The mobile phone port Lumines Mobile was also well received by critics.[13][58][66][69] IGN considered it better than the original version because of the new features.[66] 1Up.com, also praised the new features and considered it almost a sequel, and Eurogamer said the new features helped place it among the best mobile games.[58][13] GameDaily called it one of the best puzzle games ever made and said it almost perfectly complements the original.[69] Multiple reviewers responded negatively to the sound quality but most said the game's overall quality outweighed it.[13][58][66] GameDaily praised the music but criticized the way it operates independently of the gameplay.[69] Pocket Gamer criticized the on-screen visuals that obscure the background artwork and concluded the sound does not do justice to the Lumines concept.[61]

Lumines Plus for PS2 received "mixed or average" reviews according to Metacritic.[55] Game Informer said the visuals are less vibrant and noted five seconds of silence between level transitions; the magazine called it the least-impressive title in the Lumines series.[78] 1Up.com also criticized the intermittent silence between songs and expressed disappointment that songs from the original were missing. However, they praised the addition of skins from Lumines Live and Lumines II, calling it a "Lumines greatest hits".[57] IGN was disappointed by the absence of new features, and said the "Plus" moniker is misleading, and that they would have preferred it to have the animated backgrounds and game modes introduced in Lumines II.[65] Eurogamer criticized the absence of songs from the original and said the new track selections make the game too arduous to play.[34] GameSpot also noted the missing tracks but said the remaining Japanese tracks compensate for their absence.[59] GamePro did not deem the game fun and said the music distracts from the gameplay.[63]

When reviewing Lumines Remastered, critics reacted positively.[44][74][7][77] PCMag complimented the game and said it is as addictive and hypnotic as the original.[7] Nintendo World Report noted the Trance Vibration feature working as advertised and called it "genius".[44] Hardcore Gamer praised the music as enjoyable.[45] GameSpot noted the Nintendo Switch version of the game looks better than prior handheld releases due to its cleaner animation but said it is not the best-looking game in the series.[74] Eurogamer called the Switch version "euphoric", comparing the rumble feature to Mizuguchi's previous endeavor with Rez's trance vibrator.[77] Nintendo Life said the songs vary in quality but that each is catchy in its own way. The reviewer also complimented the visuals for being vibrant and full of animation without detracting from the gameplay.[14] Despite having an overall positive response, some reviewers were disappointed in the absence of introducing an online multiplayer feature.[14][44][45][74][7]

Sales and awards[edit]

Lumines: Puzzle Fusion won several awards, including the 2005 Spike TV Video Game Award for Best Handheld Game, GameSpot's 2005 PSP Game Of The Year, and Electronic Gaming Monthly's 2005 Handheld Game Of The Year.[79][80][81] IGN awarded the game for Best Puzzle,[82] Best Artistic Design,[83] and Best Original Score.[84] It was awarded for Best Audio at the 4th Annual G.A.N.G. Awards.[85] Lumines: Puzzle Fusion also appeared on Game Informer's "Top 50 Games of 2005" list" and [86] Play ranked it the second-best PSP game in its "2005 Year in Review".[87] GamesRadar+ ranked the game as the sixth-best launch game of all time and Paste ranked it 12th-best.[88][89] The mobile phone version was nominated for the Edge mobile awards at the 2006 Edinburgh Interactive Entertainment Festival.[90]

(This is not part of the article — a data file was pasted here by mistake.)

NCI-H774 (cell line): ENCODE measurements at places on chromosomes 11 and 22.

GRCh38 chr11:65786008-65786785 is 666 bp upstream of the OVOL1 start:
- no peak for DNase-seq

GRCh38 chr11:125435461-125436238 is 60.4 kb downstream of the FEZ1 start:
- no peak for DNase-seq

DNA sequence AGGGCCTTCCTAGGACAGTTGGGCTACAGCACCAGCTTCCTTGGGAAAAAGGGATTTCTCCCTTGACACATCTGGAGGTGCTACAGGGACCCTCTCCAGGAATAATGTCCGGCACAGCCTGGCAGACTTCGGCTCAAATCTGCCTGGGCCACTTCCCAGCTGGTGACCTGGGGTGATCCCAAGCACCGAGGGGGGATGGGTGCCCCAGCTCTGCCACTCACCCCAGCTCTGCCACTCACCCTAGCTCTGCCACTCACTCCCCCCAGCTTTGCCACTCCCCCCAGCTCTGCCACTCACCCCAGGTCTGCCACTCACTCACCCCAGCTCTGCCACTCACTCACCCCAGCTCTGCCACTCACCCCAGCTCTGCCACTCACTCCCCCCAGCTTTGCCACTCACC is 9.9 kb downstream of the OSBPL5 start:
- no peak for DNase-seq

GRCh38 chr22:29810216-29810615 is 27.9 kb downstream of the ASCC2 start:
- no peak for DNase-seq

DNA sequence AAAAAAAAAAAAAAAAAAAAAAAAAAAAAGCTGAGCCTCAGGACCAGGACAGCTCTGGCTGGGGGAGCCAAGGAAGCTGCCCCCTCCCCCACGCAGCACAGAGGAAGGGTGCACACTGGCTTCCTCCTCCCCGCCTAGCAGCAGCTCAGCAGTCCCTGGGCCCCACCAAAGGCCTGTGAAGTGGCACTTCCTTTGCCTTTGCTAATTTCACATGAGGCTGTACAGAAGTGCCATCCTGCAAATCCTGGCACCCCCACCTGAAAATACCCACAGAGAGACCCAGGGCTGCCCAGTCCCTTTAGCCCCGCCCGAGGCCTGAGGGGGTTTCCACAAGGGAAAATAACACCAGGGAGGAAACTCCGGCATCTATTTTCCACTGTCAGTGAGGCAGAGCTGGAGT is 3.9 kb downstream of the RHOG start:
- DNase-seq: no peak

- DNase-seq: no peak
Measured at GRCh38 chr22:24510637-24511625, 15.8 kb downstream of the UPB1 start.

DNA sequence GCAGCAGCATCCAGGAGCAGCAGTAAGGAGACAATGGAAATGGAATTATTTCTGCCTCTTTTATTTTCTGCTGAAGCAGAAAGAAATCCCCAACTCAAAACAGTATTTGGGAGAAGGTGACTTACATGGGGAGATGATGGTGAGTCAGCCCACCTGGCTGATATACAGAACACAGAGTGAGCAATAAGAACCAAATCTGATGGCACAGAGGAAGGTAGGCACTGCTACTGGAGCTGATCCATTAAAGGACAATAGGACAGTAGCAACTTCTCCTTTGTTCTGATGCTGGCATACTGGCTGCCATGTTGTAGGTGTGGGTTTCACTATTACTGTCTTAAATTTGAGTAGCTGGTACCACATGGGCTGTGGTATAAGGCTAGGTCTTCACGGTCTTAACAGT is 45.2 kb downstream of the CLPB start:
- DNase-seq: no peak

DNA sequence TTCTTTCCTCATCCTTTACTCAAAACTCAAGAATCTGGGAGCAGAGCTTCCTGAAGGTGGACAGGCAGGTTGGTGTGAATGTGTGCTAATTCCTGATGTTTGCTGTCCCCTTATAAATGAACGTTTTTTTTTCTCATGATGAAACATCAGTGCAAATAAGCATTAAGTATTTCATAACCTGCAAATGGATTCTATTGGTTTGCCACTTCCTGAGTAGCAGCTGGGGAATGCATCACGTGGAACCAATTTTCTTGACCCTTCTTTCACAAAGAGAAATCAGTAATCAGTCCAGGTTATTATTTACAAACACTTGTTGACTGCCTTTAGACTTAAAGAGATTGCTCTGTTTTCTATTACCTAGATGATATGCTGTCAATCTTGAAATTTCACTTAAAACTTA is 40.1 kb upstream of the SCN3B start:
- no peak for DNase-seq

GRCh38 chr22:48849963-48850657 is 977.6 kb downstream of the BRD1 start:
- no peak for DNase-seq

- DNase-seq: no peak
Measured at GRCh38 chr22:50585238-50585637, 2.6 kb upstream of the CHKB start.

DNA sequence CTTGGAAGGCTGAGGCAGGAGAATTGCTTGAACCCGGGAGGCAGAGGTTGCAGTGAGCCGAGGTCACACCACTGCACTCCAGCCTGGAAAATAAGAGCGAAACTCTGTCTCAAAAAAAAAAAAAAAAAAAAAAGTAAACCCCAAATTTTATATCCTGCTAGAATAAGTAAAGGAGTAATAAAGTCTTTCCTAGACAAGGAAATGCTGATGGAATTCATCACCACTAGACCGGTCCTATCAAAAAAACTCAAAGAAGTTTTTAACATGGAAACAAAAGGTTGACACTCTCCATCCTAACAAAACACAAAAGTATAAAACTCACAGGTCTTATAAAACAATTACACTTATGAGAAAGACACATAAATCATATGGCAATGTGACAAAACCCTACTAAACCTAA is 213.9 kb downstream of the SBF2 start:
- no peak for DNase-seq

As of 2005, Lumines: Puzzle Fusion had sold 180,000 units in Europe, 300,000 in North America, and 70,000 in Japan, totaling over half a million sales.[91] On June 23, 2007, hackers discovered a bug within the PSP which allowed them to install any program onto the device, including homebrew software. This was accomplished through a combination of launching the Lumines game and an external program saved into PSP's memory stick.[92] The reveal of the bug resulted in Amazon sales of the game to increase by 5,900% within 24 hours.[93] Sony released an update to prevent the exploit six days after its discovery.[94]

Sequels and follow-ups[edit]

Lumines: Puzzle Fusion was followed by multiple spin-offs and sequels, becoming the first entry in the Lumines series. The first set of sequels, Lumines II and Lumines Live!, were developed at the same time.[95] Lumines Live! introduces Mission Mode, Skin Edit mode, and an online multiplayer feature.[37] It was released digitally on Xbox 360 via Xbox Live; its distribution began in Europe on October 18, 2006.[96][97] Lumines II includes the new features introduced in Lumines Live!, Sequencer mode, and music videos from Black Eyed Peas, Gwen Stefani, and Hoobastank. It was made available for the PSP in North America on November 6, 2006.[98]

The games were followed by Lumines Supernova, which adds a Dig Down mode but excludes online multiplayer. This game was released for PlayStation 3 via the PlayStation Network on December 18, 2008.[99] An iOS game called Lumines: Touch Fusion was made for touch controls; it has all of the features of the original except for the Versus modes. It was released on August 27, 2009.[100] A follow-up called Lumines: Electronic Symphony was released on the PlayStation Vita in Japan on April 19, 2012. This version renames some of the modes and adds new features.[101] The latest entry in the series, titled Lumines: Puzzle & Music, was released on July 19, 2016, for iOS and Android.[102]

References[edit]

Translation
  1. ^ Japanese: ルミネス −音と光の電飾パズル−, Hepburn: Ruminesu − Oto to Hikari no Denshoku Pazuru −, Lumines: Sound and Light Illuminating Puzzle
  2. ^ ルミネス リマスター, Ruminesu Rimasutā
  3. ^ ルミネス リマスター オリジナルサウンドトラック, Ruminesu Rimasutā Orijinaru Saundotorakku
Bibliography
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External links[edit]